Thursday, October 16, 2008

Little Annoyances


There are a lot of things that annoy me, I think I'd make a great candidate for the premature special of 'Grumpy Old Men', may be I would even make the best candidate.

In fact I think even I could teach Bob Geldoff or Jeremy Clarkson a thing or three about finding everything around them pretty contemptible.

1) Myself Three Years Ago:

Seriously? What was I thinking?

I was blessed with an atypical gloomy teenage outlook which was further exasperated by my emo fringe and black clothes. I was selfish, stupid, irresponsible, poor, studenty, annoying and had a disturbing pre occupation with facial hair.

What scares me more is that I'm only starting to realise it now. What will I think of me in ten years time? Will I look back to find memories of a charming, debonair, thoughtful, driven all round good guy? I hope so. No I believe so. Which probably means I'm wrong. Right?

2) Motorbyclists

Given that I've taken crawling in the traffic on a day to day basis, I tend to notice those yellow shirted men a lot more. Oh how they make me want to kill babies when I move over and they don't thank me, next time I'm just going to open my door on them. I swear I will.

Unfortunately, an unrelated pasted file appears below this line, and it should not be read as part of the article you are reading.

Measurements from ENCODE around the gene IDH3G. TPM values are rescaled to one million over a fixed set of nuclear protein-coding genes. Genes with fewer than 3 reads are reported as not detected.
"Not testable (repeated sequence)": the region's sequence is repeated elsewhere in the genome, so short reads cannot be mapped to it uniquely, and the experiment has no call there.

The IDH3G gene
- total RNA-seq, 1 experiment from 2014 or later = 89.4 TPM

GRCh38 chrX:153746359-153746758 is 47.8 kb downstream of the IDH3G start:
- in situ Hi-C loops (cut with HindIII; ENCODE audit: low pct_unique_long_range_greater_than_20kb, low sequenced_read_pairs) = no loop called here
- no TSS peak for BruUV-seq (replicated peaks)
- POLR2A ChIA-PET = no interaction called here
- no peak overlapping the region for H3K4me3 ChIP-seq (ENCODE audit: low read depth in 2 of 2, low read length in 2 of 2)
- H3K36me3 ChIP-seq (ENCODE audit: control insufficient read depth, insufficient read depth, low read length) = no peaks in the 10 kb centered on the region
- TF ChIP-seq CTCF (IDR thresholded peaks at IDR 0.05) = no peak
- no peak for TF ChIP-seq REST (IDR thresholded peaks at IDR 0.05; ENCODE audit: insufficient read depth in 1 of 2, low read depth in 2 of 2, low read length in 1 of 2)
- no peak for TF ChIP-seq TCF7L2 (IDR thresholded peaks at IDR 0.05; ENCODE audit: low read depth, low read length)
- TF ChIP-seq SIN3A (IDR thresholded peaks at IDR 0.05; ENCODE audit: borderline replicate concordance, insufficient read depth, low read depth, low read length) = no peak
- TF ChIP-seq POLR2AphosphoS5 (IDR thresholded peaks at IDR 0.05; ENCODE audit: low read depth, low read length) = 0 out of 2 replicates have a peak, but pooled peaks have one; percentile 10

Sometimes, when I'm having a pleasant 702 listening session dedicated to the antics of the stock market, a man in a Harley will drive/ride past my silver car. Predictably I will have the window open and predictably the noise of its bastard child tractor engine with hosepipe attached will blow me away so severely that I will no longer be able to hear Mosioua Lekota explaining to the listeners why he left the ANC. This makes me sad, because reaching that space of relaxed relaxation during peak hour traffic is not easy and the onslaught of noise that is such as Satan Machine forces me to restart my 'traffic meditation process', and because I like Mosioua Lekota.

3) Philosophy
It's not philosophy as a subject that I have anything against. No. It's given me words like 'empirical' and 'hegemonic' to use in everyday conversation. This seems to impress people to which I generally have nothing to say and that's just wonderful.

No, it's not philosophy that's the problem. It's the philosophers.

To be a philosopher, as a rule, it seems as though you have to conjugate word groupings in such a way that even an English graduate (almost me) doesn't understand what's going on. These men and women are not purveyors of insight but rather word trapeze artists.

They make my brain ache so hard with upsettness and that makes me sad.

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